Live subtitles and translation in PowerPoint - how it works
Adding automatic subtitles with optional translation to presentations is a step closer with the latest PowerPoint 365 for Windows Insiders release.
Last month we told you about this promised addition to PowerPoint and now we can see it working compared to Microsoft’s promises. At the moment it’s just PowerPoint for Windows, Insiders. Subtitles will spread to Slow Insiders and all Office 365 for Windows. PowerPoint for Mac and Online are also promised to get subtitles.
Subtitles – speech to text for slides
At it’s simplest, Subtitles is live ‘speech to text’ for a presentation.
You speak and PowerPoint will convert your words into subtitles on a slide.
Subtitles are setup in a new option on the right of the Slide Show ribbon.
In normal use, both the Spoken Language and Subtitle Language are the same.
Subtitles are made via Microsoft’s cloud service so a good, reliable Internet connection is necessary.
The usual privacy warnings about cloud services apply, don’t use PowerPoint subtitles for anything confidential or private.
Pause before speaking after starting the presentation. Wait for the ‘Starting Subtitles’ message to disappear before opening your mouth.
Translation too, subtitles in another language
PowerPoint subtitles can go a step further and translate the ‘speech to text’ subtitles into another language.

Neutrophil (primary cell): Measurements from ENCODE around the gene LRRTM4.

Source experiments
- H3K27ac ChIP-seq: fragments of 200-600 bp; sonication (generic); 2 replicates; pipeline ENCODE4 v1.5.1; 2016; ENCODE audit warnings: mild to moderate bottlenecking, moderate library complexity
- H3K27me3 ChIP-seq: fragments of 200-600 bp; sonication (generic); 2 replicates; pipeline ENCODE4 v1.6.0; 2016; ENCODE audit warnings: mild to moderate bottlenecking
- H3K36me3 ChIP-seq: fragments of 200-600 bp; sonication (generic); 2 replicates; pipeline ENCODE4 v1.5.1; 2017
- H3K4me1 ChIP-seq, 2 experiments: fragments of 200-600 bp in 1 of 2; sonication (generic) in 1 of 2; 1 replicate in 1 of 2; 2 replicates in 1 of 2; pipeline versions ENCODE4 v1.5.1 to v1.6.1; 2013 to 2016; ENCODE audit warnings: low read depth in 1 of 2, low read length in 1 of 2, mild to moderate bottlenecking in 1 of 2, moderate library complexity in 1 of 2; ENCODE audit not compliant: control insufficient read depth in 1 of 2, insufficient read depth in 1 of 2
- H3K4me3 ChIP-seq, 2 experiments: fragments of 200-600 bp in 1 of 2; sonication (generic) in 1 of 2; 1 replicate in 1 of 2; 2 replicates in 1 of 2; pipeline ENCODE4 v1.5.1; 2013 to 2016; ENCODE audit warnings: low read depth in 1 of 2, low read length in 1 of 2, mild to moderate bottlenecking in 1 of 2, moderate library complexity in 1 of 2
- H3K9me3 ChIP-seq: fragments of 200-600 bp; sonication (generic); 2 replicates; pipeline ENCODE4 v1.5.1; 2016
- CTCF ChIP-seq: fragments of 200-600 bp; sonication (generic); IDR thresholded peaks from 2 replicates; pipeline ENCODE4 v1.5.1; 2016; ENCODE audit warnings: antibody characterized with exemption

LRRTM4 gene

That’s real-time translation of a speech into a language you might not know or even know existed!
There’s no way to see the original language subtitles to verify that Microsoft’s speech-to-text has worked OK, let alone the translation.
“You have to trust Microsoft’s translation” is what we said in English, and this is what Microsoft returned in Bosnian (we suspect it’s not accurate).
No need for slides
Of course, you really don’t need a full PowerPoint presentation to use the subtitles feature. Just make a single slide presentation, put it on the screen with subtitles on. The result is live subtitling of your speech.
Can’t save subtitle text
The entire presentation can be recorded as video/audio but there’s no saved record of the subtitles. That’s a shame because saved subtitles could be reused offline or when there’s a less reliable connection. Also the subtitles could be edited to fix errors (human or computer).